While reports of the mistreatment of medical students have appeared in the literature for over 20 years, it is only recently that professional organizations have focused attention on trying to understand this issue. The Liaison Committee on Medical Education (LCME) noted that since 1991 when the Association of American Medical Colleges (AAMC) graduation questionnaire started to included questions about mistreatment, approximately 17 to 20% of medical students across the country each year consistently reported mistreatment. Our dean Marsha Rappley chaired the LCME committee that requested the AAMC and the American Medical Association to look further into the phenomena of medical student mistreatment. As a result, the medical education community was activated to explore the problem and to find ways to prevent student mistreatment.
The primary source of data about medical student mistreatment comes from the AAMC Graduation Questionnaire, which is administered to all graduating medical students in the spring prior to graduation. Examining the data for CHM compared to the national reports reveals that the CHM is no different than most medical schools: on average, 14% of CHM graduates reported mistreatment from 2000 to 2011 (Figure 1).
For the graduates of 2011, 17% of CHM respondents and 17% of respondents nationally answered affirmatively to the question, have you been mistreated during medical school?
The graduates who reported mistreatment where asked to specify the types of mistreatment that they experienced. The responses are described in the table below; respondents were asked to indicate all that applied.
Forty-four percent of these CHM students indicated that they reported these incidents compared to 31% of US graduates indicating mistreatment.
None of the following types of mistreatment were reported by the 2011 CHM graduates: threatened or actual physical harm, asked to exchange sexual favors for grades or other rewards, denied opportunities or rewards based on race/ethnicity, racially or ethnically offensive remarks or names, received lower evaluations or grades solely because of your race/ethnicity, denied opportunities or rewards based on sexual orientation, offensive remarks or names based on your sexual orientation, or received lower evaluations or grades solely because of your sexual orientation.
Students who reported mistreatment were also asked to identify the source of the mistreatment that they experienced, summarized in Table 2. While a wide variety of sources of mistreatment were identified, it appears that mistreatment is most likely to occur in clinical settings.
These data raise a wide range of issues for consideration, such as:
- Definitions of mistreatment and the interplay of the subjective experience of students versus the intention of faculty and staff.
- Procedures to protect the safety and rights of both accused and accusers.
- Organizational factors that can contribute to an institutional culture that supports or discourages these types of behaviors.
Many medical schools, including CHM are now considering the implications of these data in terms of policies and procedures, the multiple environments where learning occurs and what can be done to prevent the mistreatment of our students.
| Faculty Development|
Series of How-To Articles on Clinical Teaching in Medical Teacher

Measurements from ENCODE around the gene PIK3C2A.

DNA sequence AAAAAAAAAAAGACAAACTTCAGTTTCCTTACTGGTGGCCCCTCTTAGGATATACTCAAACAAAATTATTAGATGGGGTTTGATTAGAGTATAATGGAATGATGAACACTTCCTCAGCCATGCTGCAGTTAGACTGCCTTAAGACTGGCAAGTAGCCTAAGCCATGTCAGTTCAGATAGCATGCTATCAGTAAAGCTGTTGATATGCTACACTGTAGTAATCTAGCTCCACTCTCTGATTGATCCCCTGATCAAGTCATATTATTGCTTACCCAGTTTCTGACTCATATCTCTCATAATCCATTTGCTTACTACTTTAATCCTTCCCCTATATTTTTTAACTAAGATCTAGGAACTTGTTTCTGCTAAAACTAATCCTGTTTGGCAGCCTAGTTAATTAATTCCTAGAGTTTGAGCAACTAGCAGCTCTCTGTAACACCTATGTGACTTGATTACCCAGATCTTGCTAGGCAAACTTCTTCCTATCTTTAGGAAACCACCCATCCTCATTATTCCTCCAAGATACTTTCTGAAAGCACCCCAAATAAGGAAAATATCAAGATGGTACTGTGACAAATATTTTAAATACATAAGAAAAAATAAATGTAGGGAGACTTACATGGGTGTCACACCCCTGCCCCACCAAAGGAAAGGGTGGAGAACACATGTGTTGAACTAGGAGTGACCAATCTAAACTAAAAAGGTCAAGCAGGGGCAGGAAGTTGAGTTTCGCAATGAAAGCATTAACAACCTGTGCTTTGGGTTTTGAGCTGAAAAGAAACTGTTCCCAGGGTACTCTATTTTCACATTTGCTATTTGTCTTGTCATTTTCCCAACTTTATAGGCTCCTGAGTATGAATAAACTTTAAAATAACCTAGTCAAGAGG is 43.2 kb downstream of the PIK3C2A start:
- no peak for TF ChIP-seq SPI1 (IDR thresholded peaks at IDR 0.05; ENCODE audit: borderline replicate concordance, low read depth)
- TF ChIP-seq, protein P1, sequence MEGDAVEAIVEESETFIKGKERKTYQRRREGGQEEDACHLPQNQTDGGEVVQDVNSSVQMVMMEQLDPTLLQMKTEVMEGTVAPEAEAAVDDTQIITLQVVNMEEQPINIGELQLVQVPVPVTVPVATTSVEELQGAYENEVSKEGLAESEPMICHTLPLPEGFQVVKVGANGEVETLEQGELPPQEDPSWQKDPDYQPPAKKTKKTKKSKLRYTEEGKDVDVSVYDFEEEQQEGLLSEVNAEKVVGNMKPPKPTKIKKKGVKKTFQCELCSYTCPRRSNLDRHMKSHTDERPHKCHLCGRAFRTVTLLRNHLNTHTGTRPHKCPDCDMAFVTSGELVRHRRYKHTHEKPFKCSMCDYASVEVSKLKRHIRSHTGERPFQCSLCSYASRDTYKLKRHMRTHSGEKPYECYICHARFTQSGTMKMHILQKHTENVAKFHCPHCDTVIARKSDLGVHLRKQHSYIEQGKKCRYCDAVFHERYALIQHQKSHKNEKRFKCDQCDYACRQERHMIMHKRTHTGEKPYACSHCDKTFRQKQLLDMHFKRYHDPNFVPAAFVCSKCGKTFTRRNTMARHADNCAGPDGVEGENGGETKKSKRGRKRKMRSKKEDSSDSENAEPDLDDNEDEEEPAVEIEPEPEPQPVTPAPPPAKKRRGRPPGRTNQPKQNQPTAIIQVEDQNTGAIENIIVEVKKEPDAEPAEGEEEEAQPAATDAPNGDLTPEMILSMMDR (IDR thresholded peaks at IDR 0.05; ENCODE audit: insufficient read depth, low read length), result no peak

The medical education journal Medical Teacher, published in collaboration with the Association for Medical Education in Europe, has run a series of short articles called Twelve Tips since 1987. These how-to articles focus on a specific medical education topic within such categories as clinical teaching, educational technology, or assessment.
We have compiled a list of the Twelve Tips articles by category and will be presenting portions of that list in VitalSigns. In this edition we are listing the articles pertaining to clinical teaching. These articles are available full text through the MSU Libraries. You must have an MSU netID to access them.
Go to http://www.lib.msu.edu/. Once you are at the Libraries home page, click on the Resources tab, then select "E-Resources" in the drop-down menu. Type "Medical Teacher" (but not the quotation marks) in the box under Find Electronic Journals, then click Search. When the search results are displayed, click the first result (Informa Healthcare Current Subscriptions 1997 - present).
The page for Medical Teacher contains links to all the issues. You can choose to see a summary of the article, full text on the web page, or full text in a PDF file.
Twelve Tips for:
- supporting student learning in multidisciplinary clinical placements. 2012, Vol. 34, No. 11: 883-887
- teaching expertise in clinical reasoning. 2011, Vol. 33, No. 11: 887-892
- implementing tools for direct observation of medical trainees' clinical skills during patient encounters. 2011, Vol. 33, No. 1: 27-33
- running a successful body painting teaching session. 2010, Vol. 32, No. 11: 887-890
- presenting a clinical problem solving exercise. 2009, Vol. 31, No. 12: 1056-1059
- teaching clinical thinking to first-year medical students. 2009, Vol. 31, No. 2: 105-111
- excellent physical examination teaching. 2008, Vol. 30, No. 9-10: 851-856
- teaching avoidance of diagnostic errors. 2008, Vol. 30, No. 5: 496-500
- use of a white board in clinical teaching: reviving the chalk talk. 2007, Vol.29, No. 2-3: 89-92
- promoting excellence in medical teaching.2006, Vol. 28, No. 1: 19-23
- developing professional attitudes in training. 2003, Vol. 25, No. 5: 485-487
- developing a clinical teaching program in a day surgery unit. 2003, Vol. 25, No. 4: 364-367
- improving bedside teaching. 2003, Vol. 25, No. 2: 112-115
- setting up an ambulatory care (outpatient) teaching center. 2001, Vol. 23, No. 4: 345-350
- using role-plays in clinical teaching. 1993, Vol. 15, No. 4: 283-291
- using videotape reviews for feedback on clinical performance. 1993, Vol. 15, No. 2-3: 131-139
| Hot Off the Press|
- Gusic M, Amiel J, Baldwin C, Chandran L, Fincher R, Mavis B, et al. Using the AAMC Toolbox for Evaluating Educators: You be the Judge!. MedEdPORTAL; 2013. Available from: www.mededportal.org/publication/9313.
The Office of Medical Education Research and Development is a unit within the College of Human Medicine at Michigan State University. Its mission is to improve medical education and related service programs through evaluation and research consultation, relevant instruction, and programs of faculty development.
Established in 1966, OMERAD is the oldest continuously operating office of medical education in the United States.
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965 Fee Road
East Lansing, Michigan 48824